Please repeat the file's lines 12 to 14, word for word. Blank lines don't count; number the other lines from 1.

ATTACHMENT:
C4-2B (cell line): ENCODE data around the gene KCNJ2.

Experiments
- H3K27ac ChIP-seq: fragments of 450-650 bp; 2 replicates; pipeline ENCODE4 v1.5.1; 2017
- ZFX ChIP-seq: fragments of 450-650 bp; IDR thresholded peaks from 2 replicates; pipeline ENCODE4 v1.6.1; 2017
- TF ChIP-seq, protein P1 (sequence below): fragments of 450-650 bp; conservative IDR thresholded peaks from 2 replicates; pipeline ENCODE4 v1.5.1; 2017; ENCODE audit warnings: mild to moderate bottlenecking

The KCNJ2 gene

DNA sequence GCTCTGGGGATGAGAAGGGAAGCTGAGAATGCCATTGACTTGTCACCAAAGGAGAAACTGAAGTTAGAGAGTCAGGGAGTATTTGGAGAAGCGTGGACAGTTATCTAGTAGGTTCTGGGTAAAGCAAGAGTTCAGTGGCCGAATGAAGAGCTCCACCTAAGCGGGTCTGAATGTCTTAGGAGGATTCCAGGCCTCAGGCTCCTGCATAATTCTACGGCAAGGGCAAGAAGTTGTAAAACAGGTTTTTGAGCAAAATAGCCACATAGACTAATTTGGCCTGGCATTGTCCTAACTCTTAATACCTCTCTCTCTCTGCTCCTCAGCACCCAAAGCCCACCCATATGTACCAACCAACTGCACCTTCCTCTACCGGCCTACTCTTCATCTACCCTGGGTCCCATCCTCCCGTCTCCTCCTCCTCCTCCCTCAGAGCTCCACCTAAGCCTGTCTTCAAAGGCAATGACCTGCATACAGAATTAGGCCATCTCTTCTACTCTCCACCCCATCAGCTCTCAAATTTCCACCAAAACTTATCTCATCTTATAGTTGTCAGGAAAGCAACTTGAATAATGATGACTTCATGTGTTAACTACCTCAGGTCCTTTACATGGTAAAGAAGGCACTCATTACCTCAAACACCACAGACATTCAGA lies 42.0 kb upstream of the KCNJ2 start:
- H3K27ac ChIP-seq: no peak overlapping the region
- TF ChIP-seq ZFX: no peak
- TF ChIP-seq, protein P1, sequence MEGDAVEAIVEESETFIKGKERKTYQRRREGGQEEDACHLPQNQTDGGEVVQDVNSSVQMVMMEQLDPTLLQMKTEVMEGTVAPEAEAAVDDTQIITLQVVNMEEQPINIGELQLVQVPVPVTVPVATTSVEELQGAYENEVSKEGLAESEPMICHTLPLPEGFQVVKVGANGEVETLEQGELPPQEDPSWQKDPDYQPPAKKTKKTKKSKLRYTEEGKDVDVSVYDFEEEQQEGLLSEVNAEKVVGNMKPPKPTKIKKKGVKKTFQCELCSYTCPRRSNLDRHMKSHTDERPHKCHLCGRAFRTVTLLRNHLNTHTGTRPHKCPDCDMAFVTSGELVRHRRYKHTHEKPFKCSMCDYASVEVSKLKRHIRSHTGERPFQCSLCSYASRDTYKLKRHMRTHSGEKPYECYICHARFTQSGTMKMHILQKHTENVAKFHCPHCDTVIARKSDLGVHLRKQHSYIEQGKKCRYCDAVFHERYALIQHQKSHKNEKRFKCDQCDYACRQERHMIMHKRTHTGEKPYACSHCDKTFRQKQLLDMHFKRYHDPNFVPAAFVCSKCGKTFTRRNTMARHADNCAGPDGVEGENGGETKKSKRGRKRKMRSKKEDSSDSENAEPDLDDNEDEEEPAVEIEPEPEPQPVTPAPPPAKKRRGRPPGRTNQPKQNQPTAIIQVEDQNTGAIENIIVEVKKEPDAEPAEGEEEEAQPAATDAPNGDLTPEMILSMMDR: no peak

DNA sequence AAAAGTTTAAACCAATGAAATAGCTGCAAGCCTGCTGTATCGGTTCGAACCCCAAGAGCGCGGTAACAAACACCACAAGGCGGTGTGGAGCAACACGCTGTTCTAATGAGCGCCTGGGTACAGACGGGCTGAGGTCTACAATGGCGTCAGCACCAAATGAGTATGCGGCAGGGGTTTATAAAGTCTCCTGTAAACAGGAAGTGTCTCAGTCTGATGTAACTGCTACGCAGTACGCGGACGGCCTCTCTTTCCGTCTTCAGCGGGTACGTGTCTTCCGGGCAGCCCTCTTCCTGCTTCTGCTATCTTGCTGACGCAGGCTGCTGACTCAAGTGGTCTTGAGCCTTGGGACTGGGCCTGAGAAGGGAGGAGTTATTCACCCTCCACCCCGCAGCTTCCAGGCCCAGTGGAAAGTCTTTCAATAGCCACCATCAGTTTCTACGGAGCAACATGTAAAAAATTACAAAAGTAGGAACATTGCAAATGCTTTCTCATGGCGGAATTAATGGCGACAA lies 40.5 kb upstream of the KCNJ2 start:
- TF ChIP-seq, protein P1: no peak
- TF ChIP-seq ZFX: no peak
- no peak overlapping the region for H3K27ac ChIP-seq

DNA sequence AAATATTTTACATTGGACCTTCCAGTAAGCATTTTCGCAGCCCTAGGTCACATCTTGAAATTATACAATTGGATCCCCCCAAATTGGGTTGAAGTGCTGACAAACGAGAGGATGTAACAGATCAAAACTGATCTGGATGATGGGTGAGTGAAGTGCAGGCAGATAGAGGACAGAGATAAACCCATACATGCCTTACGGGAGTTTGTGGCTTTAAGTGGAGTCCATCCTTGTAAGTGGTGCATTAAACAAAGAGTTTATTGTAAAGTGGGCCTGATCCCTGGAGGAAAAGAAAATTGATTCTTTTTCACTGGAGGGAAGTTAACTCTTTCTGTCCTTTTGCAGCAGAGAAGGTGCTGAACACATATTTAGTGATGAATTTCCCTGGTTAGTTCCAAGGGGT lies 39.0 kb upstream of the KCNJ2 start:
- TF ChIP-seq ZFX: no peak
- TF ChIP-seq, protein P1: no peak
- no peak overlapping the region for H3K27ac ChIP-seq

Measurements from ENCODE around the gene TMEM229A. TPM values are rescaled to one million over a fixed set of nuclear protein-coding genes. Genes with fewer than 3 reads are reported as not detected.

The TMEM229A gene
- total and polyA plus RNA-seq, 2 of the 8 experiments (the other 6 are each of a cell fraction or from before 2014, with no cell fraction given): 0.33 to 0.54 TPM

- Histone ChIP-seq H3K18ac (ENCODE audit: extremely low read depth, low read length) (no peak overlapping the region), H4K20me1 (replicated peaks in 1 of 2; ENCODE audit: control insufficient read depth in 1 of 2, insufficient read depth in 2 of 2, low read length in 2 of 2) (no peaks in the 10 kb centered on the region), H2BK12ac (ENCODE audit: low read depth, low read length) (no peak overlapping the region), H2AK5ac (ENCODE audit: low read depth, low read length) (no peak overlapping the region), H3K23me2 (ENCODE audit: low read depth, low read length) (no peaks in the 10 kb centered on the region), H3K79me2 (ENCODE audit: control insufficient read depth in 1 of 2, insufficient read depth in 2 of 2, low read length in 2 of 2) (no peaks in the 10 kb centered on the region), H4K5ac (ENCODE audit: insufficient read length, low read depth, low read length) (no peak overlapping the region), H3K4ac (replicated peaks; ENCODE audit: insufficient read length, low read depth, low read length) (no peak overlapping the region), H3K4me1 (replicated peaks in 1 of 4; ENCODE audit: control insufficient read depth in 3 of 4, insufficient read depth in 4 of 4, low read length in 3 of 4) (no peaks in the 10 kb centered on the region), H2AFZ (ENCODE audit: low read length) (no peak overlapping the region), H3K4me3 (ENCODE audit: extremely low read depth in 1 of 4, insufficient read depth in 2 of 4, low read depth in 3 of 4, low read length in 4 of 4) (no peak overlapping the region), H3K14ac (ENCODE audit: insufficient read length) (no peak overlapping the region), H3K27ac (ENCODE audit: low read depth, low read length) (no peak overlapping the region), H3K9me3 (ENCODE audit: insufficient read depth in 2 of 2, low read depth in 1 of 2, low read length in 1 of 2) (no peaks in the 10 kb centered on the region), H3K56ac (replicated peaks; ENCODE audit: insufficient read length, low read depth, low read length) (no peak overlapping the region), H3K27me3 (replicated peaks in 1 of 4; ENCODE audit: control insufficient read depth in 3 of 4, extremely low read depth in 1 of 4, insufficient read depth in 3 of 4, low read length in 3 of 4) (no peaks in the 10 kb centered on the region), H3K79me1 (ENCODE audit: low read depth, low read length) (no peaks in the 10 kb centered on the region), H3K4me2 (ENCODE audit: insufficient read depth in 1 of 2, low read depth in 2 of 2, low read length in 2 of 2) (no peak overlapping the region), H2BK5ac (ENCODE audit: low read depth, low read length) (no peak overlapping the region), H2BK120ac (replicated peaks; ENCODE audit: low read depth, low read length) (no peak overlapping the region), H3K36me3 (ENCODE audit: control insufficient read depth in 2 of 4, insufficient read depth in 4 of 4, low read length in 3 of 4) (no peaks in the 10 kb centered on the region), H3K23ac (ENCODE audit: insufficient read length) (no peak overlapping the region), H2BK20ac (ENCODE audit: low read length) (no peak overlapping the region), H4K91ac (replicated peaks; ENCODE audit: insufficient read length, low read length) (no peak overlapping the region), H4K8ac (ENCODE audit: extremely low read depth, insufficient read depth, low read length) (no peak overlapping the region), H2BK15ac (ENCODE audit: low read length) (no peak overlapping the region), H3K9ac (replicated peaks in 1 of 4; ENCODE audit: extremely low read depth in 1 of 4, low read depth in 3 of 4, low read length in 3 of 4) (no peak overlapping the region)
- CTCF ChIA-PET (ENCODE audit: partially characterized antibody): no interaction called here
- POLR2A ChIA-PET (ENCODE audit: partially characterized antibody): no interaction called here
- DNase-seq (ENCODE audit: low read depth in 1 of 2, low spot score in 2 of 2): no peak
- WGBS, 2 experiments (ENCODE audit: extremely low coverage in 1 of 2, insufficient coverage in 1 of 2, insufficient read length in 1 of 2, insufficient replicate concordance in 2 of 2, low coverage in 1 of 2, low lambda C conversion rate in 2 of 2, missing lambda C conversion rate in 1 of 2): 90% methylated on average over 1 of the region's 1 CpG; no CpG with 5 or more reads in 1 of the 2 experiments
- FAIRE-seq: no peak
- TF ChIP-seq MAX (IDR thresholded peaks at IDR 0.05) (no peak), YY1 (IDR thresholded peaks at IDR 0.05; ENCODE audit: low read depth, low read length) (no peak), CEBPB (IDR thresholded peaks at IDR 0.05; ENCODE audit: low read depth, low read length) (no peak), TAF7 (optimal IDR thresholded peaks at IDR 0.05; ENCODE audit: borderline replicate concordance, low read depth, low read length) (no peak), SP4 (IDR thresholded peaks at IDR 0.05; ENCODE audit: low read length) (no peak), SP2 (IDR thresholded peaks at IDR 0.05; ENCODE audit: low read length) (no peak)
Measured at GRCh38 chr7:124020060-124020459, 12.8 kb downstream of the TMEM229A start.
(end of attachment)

- TF ChIP-seq, protein P1: no peak
- TF ChIP-seq ZFX: no peak
- no peak overlapping the region for H3K27ac ChIP-seq